15 Financial Tips That Retirees Wish They Learned Upon Graduation

Following these pieces of advice can have a big impact on your long-term financial future.

graduates line up for the graduation ceremony
Updated June 6, 2024
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Graduation is an exciting milestone filled with promise and potential. However, navigating the world of money can be daunting for new graduates.

Those who are graduating from school this year can learn from today’s retirees, who are happy to share important financial advice they wish they had received at the start of their careers.

Here are 15 essential tips from retirees that can help young graduates get ahead financially and get a head start on their financial future.

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Boost your credit score

Olivier Le Moal/Adobe Business Credit Score Gauge Concept

A strong credit score can open doors to better loan rates, improved housing opportunities, and enhanced job prospects. Many retirees regret not understanding the importance of building and maintaining good credit from a young age.

Fico — the company that created the Fico credit score — says a “good” credit score begins at 670. So, aim for at least that number, and try to exceed it.

To boost your credit score, make your payments on time, try to get out of debt, and don’t borrow excessive amounts of money.

Avoid debt whenever possible

Shisu_ka/Adobe stressed about credit card debt

As millions of today’s retirees know, debt can quickly kill your dreams of building wealth. While some debt can be necessary in life, try to avoid it as much as possible.

Use credit responsibly and aim to pay off balances in full each month to avoid costly interest charges.

Understand the power of compound interest

mojo_cp/Adobe woman calculating monthly expenses

The magic of compound interest can significantly grow your wealth over time. Many retirees wish they had fully grasped this concept and started investing earlier in their lives.

Even modest early investments can lead to significant wealth if you have many years ahead of you.

So, do your best to save and invest consistently, even if the amounts are small. The sooner you start, the faster your money can begin growing for you.

Resolve $10,000 or more of your debt

Credit card debt is suffocating. It constantly weighs on your mind and controls every choice you make. You can end up emotionally and even physically drained from it. And even though you make regular payments, it feels like you can never make any progress because of the interest.

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Build an emergency fund

Deemerwha studio/Adobe hand of young woman putting coins in a glass jar

Financial emergencies can strike at any time, so having a financial safety net is crucial. Many retirees have learned this lesson the hard way.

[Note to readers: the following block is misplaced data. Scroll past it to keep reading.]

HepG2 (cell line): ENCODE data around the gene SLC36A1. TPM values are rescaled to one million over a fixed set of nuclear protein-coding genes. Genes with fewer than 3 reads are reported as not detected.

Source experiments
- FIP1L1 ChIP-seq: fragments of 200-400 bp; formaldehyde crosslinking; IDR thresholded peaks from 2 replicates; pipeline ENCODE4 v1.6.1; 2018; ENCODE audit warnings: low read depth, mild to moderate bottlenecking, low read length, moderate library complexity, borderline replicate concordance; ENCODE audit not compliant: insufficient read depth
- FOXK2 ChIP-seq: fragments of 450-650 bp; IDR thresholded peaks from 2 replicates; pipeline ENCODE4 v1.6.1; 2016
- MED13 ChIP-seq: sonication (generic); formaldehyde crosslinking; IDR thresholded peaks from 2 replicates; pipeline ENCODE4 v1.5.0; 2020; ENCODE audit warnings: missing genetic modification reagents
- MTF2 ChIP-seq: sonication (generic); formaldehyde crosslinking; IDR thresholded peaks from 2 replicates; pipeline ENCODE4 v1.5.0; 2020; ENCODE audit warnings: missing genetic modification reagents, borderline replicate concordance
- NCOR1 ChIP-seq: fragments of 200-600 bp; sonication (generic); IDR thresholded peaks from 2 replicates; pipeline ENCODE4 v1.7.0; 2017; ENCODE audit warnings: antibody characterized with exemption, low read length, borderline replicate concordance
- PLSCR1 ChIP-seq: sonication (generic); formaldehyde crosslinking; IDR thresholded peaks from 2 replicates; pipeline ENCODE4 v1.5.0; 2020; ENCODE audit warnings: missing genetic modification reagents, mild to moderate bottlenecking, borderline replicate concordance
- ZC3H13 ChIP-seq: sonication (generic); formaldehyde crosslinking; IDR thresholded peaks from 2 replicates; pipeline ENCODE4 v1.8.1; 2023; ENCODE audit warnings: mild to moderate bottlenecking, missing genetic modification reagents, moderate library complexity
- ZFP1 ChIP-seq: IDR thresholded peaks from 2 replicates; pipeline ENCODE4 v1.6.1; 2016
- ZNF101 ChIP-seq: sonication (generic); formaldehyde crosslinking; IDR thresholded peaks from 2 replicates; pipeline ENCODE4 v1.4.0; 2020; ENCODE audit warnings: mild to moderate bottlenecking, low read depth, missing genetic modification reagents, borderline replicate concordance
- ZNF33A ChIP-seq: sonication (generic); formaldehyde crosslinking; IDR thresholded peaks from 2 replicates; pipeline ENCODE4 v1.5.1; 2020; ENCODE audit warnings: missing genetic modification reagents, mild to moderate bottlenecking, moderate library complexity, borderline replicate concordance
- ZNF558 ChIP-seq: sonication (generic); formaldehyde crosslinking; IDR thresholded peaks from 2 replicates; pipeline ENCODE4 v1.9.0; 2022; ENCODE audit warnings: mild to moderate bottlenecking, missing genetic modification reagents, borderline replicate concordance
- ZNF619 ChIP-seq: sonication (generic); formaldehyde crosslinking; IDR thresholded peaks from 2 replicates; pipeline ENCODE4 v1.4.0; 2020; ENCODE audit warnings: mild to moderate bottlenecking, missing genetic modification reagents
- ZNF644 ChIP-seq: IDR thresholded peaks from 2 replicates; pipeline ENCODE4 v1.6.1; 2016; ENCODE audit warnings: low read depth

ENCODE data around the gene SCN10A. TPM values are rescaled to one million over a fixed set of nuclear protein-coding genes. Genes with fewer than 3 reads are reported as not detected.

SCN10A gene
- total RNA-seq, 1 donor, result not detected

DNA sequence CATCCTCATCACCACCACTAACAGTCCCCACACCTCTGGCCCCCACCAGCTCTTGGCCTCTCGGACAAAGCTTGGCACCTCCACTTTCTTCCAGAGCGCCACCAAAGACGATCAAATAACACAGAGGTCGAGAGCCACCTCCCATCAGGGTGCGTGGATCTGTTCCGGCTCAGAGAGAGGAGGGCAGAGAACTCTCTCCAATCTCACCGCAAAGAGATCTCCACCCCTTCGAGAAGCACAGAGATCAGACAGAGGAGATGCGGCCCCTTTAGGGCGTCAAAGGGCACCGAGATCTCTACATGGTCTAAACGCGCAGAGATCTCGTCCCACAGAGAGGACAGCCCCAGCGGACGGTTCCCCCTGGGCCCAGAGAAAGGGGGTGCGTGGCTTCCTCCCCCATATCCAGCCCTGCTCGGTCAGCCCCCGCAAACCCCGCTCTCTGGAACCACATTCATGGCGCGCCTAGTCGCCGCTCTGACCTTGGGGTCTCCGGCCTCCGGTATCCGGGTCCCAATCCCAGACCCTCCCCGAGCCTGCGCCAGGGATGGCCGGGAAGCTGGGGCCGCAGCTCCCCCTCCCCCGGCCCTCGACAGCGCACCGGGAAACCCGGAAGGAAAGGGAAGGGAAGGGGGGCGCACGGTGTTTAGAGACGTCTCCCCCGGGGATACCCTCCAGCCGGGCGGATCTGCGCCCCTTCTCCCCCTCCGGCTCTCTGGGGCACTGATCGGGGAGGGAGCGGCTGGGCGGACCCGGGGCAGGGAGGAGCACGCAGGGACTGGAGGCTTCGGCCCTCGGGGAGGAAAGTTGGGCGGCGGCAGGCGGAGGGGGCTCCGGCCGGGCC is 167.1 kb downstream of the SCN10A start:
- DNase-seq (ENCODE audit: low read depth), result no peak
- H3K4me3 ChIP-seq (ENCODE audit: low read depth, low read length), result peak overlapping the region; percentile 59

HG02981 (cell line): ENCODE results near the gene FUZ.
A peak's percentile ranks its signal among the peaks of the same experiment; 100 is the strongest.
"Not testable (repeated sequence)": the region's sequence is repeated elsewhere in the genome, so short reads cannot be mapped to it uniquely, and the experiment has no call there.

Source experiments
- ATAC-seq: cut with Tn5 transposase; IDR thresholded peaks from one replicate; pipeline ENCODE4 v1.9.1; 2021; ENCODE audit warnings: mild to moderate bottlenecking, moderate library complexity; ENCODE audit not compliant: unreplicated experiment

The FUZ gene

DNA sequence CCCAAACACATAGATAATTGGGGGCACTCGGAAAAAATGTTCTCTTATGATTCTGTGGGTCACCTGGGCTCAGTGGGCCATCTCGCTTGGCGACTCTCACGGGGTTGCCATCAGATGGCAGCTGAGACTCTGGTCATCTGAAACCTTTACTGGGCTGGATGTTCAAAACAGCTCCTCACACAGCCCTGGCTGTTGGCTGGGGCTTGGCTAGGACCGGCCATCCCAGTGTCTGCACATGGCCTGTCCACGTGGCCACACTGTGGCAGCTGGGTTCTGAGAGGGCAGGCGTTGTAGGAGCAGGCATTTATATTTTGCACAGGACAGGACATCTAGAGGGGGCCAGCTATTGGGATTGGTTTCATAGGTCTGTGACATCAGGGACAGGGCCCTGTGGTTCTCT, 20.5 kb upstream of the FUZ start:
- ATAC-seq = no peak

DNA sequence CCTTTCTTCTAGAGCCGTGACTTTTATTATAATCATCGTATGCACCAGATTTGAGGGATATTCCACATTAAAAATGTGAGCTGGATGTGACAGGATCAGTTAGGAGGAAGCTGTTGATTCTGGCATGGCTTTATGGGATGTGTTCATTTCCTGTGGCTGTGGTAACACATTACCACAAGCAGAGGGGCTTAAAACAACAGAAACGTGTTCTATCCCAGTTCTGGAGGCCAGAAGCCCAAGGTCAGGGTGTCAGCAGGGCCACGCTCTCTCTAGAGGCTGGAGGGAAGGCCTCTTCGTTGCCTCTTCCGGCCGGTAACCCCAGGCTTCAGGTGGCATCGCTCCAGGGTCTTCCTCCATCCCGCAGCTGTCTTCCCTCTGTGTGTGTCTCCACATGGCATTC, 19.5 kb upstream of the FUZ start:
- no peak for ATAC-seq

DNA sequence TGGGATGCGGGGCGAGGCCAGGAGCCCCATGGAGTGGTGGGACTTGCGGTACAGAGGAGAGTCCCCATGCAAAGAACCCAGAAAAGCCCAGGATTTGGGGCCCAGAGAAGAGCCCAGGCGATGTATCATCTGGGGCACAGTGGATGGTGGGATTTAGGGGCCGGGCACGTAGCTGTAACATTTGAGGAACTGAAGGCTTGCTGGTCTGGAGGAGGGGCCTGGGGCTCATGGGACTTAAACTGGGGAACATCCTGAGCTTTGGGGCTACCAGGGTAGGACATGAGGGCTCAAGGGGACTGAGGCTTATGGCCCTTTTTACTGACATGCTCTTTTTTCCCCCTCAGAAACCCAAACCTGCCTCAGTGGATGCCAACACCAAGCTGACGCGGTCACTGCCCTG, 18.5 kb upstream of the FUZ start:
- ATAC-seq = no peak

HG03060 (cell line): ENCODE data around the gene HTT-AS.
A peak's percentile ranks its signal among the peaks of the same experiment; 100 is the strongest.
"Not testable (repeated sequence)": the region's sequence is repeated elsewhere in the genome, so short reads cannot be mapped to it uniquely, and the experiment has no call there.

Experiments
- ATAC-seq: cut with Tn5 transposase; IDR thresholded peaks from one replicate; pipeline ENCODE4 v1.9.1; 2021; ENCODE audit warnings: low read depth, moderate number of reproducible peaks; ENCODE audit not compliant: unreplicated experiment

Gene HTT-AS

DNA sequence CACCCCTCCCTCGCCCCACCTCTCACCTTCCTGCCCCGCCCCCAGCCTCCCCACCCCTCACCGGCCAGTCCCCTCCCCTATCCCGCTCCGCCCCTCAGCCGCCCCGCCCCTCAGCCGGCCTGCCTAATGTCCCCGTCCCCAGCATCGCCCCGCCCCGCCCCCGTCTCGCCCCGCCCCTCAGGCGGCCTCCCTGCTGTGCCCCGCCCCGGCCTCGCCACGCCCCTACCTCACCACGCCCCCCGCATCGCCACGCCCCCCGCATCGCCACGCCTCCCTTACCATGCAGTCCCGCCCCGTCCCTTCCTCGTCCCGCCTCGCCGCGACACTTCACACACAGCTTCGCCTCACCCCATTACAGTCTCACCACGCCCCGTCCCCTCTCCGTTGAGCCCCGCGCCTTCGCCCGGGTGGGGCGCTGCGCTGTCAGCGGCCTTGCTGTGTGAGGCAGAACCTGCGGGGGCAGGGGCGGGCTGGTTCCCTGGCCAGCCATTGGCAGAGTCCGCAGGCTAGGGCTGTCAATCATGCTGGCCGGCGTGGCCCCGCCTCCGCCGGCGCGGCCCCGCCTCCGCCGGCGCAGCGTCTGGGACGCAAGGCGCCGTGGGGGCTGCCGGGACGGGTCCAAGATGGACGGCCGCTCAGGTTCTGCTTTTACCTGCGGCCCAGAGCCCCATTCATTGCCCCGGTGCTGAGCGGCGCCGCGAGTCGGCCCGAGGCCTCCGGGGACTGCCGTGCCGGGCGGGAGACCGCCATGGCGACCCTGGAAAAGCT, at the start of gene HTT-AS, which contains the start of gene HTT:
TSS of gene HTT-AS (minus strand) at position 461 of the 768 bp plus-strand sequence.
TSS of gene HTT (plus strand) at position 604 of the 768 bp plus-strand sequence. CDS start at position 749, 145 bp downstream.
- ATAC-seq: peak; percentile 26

Perhaps they put off saving for a rainy day and suddenly had to use a high-interest credit card to pay for an expensive medical procedure. Or, maybe they were forced into debt so they could cover the cost of an unexpected home repair.

Try to save between three and six months of living expenses — or even more — so you will be prepared to absorb life’s financial shocks should disaster strike.

Create a savings plan

evgeniia_1010/Adobe accountant working on finances

A structured savings plan will motivate you to allocate money toward various financial goals. Many of today’s retirees reflect with remorse over how a clear savings strategy could have helped them save cash more effectively.

We all benefit from having a roadmap to guide our financial decisions. Decide on your financial priorities and systematically set aside money each month toward those goals.

Craft a budget

Delmaine Donson/peopleimages.com/Adobe ebanking couple working on laptop looking happy

Understanding where your money goes each month is the foundation of financial stability. Retirees often wish they had learned to budget better earlier in life.

When crafting a budget, start by tracking your income and expenses. Then, create a plan that allows you to both live within your means and save for the future.

Keep some ‘fun money’ around

djile/Adobe young woman and man using smartphone by the river

Many workaholic retirees have learned a painful truth: All work and no play can lead to burnout.

Try to balance financial responsibility with personal enjoyment. Keep saving, but don’t forget to set aside a portion of your income for hobbies, dining out, travel, or other forms of fun.

Consider creating ‘sinking funds’

Monkey Business/Adobe repairing burst water pipe